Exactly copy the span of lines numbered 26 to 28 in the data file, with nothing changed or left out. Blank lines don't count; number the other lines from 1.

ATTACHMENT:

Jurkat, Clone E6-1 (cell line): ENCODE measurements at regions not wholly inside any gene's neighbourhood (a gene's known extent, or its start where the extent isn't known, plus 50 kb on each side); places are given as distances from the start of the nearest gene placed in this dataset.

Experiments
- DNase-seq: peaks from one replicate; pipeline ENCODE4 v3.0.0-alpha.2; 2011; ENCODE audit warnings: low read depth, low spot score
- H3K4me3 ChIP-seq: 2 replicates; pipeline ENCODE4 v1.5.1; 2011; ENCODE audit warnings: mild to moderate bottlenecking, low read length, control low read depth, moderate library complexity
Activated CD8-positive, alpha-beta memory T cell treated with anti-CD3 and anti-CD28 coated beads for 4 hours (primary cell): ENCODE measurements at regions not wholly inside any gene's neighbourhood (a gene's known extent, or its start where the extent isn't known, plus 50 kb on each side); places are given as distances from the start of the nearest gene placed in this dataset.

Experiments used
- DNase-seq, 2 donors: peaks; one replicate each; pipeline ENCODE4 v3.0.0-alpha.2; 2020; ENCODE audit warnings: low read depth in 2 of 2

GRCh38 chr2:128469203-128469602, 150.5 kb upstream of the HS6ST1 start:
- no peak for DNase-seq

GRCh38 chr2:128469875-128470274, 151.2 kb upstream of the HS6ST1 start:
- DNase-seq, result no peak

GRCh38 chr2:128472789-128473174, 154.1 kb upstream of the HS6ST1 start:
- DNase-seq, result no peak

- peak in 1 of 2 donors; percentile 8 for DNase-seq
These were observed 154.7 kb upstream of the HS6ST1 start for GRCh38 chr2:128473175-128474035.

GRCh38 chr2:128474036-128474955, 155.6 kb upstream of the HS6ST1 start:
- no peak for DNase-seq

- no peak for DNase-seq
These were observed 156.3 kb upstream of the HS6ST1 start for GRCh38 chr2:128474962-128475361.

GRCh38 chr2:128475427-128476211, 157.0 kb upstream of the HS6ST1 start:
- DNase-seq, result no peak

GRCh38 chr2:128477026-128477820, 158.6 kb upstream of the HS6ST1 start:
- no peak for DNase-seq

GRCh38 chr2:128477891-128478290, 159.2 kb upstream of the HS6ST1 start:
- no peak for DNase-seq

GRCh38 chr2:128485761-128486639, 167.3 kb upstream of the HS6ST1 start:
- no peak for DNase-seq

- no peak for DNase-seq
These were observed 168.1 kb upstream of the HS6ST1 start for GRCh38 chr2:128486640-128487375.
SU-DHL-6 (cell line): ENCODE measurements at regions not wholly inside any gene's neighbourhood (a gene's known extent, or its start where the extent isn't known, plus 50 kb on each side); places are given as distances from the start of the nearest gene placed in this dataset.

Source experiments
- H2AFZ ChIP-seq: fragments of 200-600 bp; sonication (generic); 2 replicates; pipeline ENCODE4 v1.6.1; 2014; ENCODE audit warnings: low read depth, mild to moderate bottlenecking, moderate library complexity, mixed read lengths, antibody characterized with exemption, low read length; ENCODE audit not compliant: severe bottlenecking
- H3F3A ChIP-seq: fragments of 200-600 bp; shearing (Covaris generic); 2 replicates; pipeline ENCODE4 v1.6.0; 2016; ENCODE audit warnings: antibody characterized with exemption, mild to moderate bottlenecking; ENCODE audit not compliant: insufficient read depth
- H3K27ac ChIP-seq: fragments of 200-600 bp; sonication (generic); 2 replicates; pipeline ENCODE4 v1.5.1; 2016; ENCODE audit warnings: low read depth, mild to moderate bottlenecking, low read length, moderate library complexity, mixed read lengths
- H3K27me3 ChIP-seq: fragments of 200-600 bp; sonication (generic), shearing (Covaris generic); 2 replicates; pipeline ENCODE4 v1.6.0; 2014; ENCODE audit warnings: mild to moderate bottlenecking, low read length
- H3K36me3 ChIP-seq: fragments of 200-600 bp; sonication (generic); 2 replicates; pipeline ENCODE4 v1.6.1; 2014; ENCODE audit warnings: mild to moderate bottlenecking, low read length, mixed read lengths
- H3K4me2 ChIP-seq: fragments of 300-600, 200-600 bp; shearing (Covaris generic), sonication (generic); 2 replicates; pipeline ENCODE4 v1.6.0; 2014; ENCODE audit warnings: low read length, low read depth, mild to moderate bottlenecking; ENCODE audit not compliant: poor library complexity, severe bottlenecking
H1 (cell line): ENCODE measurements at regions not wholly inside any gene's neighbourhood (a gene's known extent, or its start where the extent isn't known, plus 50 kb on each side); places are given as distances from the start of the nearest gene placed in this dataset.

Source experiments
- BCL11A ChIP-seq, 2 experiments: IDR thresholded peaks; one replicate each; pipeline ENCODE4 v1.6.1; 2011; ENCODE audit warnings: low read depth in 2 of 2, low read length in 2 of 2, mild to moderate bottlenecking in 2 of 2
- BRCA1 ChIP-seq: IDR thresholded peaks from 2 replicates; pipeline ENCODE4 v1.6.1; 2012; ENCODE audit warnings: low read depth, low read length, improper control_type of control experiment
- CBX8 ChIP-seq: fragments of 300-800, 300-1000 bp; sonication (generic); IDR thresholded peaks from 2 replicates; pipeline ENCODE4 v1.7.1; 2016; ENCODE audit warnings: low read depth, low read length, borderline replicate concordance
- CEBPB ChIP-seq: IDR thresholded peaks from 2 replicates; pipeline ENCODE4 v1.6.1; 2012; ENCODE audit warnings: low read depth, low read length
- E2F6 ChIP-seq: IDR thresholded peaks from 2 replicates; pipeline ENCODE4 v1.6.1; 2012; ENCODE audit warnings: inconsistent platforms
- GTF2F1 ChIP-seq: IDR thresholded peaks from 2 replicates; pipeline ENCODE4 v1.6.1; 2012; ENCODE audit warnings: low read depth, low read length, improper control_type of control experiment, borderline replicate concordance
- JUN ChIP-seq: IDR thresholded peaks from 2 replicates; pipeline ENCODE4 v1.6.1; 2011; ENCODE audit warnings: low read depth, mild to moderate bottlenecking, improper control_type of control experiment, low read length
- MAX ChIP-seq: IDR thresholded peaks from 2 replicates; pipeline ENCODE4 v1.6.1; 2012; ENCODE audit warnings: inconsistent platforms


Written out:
GRCh38 chr2:128485761-128486639, 167.3 kb upstream of the HS6ST1 start:
- no peak for DNase-seq

- no peak for DNase-seq